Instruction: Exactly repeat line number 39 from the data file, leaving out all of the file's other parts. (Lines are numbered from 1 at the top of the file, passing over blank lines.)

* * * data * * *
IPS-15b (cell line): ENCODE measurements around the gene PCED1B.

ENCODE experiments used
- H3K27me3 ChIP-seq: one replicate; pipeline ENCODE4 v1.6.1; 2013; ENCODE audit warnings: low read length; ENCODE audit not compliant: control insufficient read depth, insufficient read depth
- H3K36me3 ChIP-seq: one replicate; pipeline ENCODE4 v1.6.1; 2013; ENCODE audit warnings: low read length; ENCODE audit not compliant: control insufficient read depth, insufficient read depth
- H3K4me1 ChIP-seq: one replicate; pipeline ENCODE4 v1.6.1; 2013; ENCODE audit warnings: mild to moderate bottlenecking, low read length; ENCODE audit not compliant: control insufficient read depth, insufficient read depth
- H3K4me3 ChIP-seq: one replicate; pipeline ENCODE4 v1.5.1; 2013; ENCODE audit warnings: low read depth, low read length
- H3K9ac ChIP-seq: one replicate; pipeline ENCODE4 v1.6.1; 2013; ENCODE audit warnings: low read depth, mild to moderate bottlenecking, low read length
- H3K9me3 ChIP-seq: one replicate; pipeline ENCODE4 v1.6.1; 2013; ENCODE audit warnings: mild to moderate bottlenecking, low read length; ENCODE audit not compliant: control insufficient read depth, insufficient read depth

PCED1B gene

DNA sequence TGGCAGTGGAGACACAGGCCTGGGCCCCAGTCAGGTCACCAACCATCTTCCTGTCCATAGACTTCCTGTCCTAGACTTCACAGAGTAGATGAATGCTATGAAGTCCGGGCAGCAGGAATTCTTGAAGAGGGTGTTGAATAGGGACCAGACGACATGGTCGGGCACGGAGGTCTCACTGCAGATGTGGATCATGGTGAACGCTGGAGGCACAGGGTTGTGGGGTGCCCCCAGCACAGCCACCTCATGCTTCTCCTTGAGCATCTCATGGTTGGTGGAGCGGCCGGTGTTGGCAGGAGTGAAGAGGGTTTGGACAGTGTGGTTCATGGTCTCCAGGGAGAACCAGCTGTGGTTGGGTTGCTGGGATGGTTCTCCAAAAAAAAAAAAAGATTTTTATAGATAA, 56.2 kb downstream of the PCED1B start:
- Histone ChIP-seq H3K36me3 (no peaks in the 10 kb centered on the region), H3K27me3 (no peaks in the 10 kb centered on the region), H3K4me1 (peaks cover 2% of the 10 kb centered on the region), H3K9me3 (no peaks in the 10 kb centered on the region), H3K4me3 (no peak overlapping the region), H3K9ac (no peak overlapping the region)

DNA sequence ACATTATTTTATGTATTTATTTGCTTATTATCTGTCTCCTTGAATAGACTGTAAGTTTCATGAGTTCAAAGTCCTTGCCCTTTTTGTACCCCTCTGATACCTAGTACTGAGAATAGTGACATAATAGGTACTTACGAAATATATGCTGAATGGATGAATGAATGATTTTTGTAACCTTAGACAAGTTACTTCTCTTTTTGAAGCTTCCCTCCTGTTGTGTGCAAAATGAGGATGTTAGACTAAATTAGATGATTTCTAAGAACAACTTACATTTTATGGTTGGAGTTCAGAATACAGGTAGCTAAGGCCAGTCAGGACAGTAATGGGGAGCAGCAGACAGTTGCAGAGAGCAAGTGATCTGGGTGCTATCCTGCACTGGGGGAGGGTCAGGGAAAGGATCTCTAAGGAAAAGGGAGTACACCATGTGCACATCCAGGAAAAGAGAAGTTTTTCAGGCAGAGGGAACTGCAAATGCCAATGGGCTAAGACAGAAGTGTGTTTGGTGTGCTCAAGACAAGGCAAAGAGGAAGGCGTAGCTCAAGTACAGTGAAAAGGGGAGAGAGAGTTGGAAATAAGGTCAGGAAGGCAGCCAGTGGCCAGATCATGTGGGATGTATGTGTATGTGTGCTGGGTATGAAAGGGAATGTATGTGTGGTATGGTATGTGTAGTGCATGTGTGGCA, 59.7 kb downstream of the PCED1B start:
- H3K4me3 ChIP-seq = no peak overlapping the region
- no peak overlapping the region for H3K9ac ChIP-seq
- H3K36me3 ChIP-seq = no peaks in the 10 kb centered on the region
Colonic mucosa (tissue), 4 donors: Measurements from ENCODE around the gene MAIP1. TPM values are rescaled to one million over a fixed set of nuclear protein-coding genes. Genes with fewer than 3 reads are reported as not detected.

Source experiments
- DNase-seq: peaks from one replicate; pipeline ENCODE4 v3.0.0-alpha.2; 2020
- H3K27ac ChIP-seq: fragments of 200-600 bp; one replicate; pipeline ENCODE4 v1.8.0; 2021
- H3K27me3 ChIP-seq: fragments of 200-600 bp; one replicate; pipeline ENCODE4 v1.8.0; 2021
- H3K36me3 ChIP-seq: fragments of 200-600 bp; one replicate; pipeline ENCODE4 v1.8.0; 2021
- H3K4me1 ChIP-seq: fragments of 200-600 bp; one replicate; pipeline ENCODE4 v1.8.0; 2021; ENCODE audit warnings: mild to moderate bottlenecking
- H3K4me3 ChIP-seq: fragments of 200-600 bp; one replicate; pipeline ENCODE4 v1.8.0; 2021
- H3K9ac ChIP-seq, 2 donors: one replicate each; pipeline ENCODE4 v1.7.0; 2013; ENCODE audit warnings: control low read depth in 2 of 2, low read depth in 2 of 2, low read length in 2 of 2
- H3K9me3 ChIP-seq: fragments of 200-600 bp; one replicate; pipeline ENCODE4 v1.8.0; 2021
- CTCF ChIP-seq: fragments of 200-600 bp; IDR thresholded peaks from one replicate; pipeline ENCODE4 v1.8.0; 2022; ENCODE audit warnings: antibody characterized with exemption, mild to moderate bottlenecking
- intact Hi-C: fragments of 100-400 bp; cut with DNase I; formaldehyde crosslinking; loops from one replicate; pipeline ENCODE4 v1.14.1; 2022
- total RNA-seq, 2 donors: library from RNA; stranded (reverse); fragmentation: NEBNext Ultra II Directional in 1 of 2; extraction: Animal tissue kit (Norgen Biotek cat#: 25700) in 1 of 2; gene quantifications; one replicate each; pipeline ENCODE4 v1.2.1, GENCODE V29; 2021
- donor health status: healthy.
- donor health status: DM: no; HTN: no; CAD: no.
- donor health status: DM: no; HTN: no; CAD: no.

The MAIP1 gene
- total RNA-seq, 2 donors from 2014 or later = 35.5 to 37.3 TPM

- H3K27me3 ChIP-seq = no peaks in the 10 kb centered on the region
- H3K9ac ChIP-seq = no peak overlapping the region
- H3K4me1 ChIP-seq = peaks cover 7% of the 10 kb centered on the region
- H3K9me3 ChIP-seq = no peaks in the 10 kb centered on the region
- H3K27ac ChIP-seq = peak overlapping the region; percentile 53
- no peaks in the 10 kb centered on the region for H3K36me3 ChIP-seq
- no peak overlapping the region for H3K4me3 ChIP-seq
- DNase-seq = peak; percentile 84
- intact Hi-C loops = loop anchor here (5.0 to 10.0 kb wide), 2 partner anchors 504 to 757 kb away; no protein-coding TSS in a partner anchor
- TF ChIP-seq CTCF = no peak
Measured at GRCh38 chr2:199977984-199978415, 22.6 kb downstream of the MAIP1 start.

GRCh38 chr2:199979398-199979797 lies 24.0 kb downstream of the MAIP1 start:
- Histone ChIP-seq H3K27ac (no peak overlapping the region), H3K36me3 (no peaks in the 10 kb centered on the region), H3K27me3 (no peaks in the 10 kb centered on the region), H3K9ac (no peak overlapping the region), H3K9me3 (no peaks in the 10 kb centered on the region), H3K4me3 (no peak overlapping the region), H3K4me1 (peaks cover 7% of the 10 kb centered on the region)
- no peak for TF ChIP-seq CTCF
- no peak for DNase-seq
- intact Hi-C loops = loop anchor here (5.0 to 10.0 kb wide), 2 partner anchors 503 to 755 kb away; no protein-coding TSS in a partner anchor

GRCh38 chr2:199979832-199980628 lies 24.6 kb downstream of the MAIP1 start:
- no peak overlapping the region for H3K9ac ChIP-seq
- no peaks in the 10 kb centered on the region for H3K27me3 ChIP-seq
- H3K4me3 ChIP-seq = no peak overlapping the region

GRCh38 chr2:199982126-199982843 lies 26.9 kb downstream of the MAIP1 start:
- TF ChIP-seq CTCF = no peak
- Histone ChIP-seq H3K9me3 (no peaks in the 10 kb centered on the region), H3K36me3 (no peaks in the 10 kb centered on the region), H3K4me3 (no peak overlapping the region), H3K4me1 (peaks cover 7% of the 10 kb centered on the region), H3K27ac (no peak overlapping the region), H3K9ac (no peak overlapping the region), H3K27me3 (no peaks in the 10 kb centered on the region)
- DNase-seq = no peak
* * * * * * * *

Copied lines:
- no peaks in the 10 kb centered on the region for H3K36me3 ChIP-seq